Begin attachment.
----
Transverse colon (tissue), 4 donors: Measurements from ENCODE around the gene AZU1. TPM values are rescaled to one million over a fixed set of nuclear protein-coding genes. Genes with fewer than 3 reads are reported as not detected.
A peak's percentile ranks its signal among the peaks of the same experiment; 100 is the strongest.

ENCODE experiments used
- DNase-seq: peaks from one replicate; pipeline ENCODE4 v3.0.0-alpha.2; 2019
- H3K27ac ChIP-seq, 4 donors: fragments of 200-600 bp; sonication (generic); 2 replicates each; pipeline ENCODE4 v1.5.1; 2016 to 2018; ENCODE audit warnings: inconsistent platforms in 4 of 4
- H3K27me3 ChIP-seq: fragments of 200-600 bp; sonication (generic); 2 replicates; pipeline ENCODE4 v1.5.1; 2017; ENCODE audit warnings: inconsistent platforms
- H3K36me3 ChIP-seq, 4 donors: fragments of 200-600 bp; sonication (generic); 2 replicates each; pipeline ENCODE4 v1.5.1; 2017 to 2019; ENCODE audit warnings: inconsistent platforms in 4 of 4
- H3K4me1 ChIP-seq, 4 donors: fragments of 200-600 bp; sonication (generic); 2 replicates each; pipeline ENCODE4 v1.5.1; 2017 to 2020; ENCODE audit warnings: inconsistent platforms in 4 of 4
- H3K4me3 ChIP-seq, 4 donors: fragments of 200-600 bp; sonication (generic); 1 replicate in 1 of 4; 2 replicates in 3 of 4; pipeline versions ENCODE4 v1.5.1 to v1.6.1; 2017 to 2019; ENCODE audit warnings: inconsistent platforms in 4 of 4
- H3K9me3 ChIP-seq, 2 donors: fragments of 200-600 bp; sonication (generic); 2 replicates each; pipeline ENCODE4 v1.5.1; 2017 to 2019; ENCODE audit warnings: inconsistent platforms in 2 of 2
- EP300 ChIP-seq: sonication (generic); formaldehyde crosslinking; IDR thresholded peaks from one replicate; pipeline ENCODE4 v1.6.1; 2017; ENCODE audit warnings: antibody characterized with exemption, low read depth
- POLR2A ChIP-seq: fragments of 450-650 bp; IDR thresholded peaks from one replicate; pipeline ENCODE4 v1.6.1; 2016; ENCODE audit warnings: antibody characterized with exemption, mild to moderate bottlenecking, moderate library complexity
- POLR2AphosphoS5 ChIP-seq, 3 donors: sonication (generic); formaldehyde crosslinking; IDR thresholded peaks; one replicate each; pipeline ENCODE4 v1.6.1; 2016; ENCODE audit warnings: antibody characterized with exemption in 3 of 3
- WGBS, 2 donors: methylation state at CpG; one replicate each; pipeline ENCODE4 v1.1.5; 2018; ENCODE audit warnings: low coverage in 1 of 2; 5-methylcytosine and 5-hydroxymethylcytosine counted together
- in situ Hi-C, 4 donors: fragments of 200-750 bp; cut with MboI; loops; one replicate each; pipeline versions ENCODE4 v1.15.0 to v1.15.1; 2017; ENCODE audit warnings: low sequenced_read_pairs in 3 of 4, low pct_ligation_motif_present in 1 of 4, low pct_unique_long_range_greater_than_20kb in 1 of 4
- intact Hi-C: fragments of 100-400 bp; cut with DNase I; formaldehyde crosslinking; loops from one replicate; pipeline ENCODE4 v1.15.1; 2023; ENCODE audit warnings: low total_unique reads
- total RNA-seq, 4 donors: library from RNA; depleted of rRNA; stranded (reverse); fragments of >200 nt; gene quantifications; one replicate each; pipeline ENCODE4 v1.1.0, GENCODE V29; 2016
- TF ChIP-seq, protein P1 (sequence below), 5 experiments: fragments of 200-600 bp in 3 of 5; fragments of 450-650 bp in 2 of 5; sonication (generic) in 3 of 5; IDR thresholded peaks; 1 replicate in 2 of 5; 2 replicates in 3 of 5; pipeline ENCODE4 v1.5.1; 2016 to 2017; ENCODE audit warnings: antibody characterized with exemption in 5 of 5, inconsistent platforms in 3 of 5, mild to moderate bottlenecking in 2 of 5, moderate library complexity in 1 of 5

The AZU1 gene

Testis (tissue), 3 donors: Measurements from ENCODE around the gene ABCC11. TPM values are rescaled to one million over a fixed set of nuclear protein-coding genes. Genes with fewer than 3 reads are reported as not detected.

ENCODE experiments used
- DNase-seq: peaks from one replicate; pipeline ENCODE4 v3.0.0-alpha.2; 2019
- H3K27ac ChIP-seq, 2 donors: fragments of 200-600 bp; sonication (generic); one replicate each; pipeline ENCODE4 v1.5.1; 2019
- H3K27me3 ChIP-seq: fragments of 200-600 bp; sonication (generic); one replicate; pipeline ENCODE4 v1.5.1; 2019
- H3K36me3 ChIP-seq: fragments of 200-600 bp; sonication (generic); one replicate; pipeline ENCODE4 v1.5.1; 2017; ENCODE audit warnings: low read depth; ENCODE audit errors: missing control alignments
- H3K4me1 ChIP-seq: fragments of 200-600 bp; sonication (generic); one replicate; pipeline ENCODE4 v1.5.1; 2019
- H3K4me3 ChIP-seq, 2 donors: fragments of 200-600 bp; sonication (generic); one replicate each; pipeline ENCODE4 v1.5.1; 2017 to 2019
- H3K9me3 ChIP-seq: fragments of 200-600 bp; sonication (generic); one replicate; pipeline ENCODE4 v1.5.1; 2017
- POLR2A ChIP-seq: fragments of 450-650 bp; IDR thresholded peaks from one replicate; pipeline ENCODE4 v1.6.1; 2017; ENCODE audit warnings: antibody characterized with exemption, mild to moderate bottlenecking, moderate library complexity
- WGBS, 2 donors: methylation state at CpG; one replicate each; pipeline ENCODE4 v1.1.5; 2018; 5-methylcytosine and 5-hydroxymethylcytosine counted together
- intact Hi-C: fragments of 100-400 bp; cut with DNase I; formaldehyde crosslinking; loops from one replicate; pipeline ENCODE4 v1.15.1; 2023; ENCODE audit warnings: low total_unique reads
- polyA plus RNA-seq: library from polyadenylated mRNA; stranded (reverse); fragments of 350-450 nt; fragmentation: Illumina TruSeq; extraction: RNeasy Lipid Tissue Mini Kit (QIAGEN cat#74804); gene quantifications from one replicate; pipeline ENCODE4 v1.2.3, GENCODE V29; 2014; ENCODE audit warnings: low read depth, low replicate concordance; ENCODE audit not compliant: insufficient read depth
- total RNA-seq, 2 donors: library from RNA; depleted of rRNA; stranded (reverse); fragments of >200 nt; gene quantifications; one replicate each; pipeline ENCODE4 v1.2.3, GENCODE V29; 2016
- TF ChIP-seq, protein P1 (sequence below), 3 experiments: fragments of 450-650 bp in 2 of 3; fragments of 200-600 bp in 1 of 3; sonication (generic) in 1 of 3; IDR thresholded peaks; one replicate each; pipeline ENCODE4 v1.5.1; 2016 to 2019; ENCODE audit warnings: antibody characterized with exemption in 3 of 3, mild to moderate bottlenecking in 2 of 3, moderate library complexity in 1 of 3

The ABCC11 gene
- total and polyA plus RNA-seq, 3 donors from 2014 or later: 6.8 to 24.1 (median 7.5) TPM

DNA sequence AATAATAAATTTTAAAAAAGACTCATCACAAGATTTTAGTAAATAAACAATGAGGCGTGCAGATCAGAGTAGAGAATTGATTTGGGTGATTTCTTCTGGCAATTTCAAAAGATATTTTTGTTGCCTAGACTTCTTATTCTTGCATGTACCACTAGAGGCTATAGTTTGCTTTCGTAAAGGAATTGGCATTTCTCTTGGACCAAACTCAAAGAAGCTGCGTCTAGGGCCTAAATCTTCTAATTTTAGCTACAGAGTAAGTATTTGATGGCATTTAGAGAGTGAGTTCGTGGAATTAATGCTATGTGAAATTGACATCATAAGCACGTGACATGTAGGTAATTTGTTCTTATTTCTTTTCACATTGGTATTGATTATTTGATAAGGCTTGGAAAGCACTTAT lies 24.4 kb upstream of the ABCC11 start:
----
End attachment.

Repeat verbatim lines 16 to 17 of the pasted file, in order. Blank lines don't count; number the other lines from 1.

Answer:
- intact Hi-C: fragments of 100-400 bp; cut with DNase I; formaldehyde crosslinking; loops from one replicate; pipeline ENCODE4 v1.15.1; 2023; ENCODE audit warnings: low total_unique reads
- total RNA-seq, 4 donors: library from RNA; depleted of rRNA; stranded (reverse); fragments of >200 nt; gene quantifications; one replicate each; pipeline ENCODE4 v1.1.0, GENCODE V29; 2016